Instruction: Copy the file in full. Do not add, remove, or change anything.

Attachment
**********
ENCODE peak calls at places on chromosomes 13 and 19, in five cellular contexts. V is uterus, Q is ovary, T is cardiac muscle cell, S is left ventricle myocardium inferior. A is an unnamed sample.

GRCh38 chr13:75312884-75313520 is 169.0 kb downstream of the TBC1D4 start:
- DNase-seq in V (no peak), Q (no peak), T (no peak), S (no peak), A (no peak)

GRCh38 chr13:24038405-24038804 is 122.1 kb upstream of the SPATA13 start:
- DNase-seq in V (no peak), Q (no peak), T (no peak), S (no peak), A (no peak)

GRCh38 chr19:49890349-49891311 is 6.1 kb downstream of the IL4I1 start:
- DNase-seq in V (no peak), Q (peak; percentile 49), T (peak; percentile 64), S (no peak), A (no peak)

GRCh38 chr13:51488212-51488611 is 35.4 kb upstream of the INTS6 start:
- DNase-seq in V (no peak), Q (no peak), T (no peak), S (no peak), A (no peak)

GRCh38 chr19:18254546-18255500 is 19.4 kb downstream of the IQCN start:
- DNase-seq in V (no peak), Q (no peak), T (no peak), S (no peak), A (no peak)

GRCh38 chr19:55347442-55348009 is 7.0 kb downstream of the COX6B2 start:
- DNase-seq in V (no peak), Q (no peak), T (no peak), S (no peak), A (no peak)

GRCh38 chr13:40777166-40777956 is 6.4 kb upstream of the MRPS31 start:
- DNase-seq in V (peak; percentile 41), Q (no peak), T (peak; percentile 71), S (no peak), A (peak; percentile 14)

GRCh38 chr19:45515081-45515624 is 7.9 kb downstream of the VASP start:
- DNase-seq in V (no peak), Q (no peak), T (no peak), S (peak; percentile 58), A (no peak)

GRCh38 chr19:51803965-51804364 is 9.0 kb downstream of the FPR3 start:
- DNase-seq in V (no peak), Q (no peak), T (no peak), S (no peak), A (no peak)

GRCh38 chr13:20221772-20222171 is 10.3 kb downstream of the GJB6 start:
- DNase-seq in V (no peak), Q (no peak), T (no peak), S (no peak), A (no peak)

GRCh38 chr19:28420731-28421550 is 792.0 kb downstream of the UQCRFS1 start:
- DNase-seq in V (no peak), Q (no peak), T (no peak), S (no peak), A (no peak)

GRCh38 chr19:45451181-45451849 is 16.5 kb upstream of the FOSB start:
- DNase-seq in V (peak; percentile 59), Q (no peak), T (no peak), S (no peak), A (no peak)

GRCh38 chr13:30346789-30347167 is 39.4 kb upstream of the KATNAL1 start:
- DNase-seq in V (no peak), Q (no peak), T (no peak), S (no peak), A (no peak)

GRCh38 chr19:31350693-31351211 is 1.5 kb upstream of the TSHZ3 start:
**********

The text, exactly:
ENCODE peak calls at places on chromosomes 13 and 19, in five cellular contexts. V is uterus, Q is ovary, T is cardiac muscle cell, S is left ventricle myocardium inferior. A is an unnamed sample.

GRCh38 chr13:75312884-75313520 is 169.0 kb downstream of the TBC1D4 start:
- DNase-seq in V (no peak), Q (no peak), T (no peak), S (no peak), A (no peak)

GRCh38 chr13:24038405-24038804 is 122.1 kb upstream of the SPATA13 start:
- DNase-seq in V (no peak), Q (no peak), T (no peak), S (no peak), A (no peak)

GRCh38 chr19:49890349-49891311 is 6.1 kb downstream of the IL4I1 start:
- DNase-seq in V (no peak), Q (peak; percentile 49), T (peak; percentile 64), S (no peak), A (no peak)

GRCh38 chr13:51488212-51488611 is 35.4 kb upstream of the INTS6 start:
- DNase-seq in V (no peak), Q (no peak), T (no peak), S (no peak), A (no peak)

GRCh38 chr19:18254546-18255500 is 19.4 kb downstream of the IQCN start:
- DNase-seq in V (no peak), Q (no peak), T (no peak), S (no peak), A (no peak)

GRCh38 chr19:55347442-55348009 is 7.0 kb downstream of the COX6B2 start:
- DNase-seq in V (no peak), Q (no peak), T (no peak), S (no peak), A (no peak)

GRCh38 chr13:40777166-40777956 is 6.4 kb upstream of the MRPS31 start:
- DNase-seq in V (peak; percentile 41), Q (no peak), T (peak; percentile 71), S (no peak), A (peak; percentile 14)

GRCh38 chr19:45515081-45515624 is 7.9 kb downstream of the VASP start:
- DNase-seq in V (no peak), Q (no peak), T (no peak), S (peak; percentile 58), A (no peak)

GRCh38 chr19:51803965-51804364 is 9.0 kb downstream of the FPR3 start:
- DNase-seq in V (no peak), Q (no peak), T (no peak), S (no peak), A (no peak)

GRCh38 chr13:20221772-20222171 is 10.3 kb downstream of the GJB6 start:
- DNase-seq in V (no peak), Q (no peak), T (no peak), S (no peak), A (no peak)

GRCh38 chr19:28420731-28421550 is 792.0 kb downstream of the UQCRFS1 start:
- DNase-seq in V (no peak), Q (no peak), T (no peak), S (no peak), A (no peak)

GRCh38 chr19:45451181-45451849 is 16.5 kb upstream of the FOSB start:
- DNase-seq in V (peak; percentile 59), Q (no peak), T (no peak), S (no peak), A (no peak)

GRCh38 chr13:30346789-30347167 is 39.4 kb upstream of the KATNAL1 start:
- DNase-seq in V (no peak), Q (no peak), T (no peak), S (no peak), A (no peak)

GRCh38 chr19:31350693-31351211 is 1.5 kb upstream of the TSHZ3 start: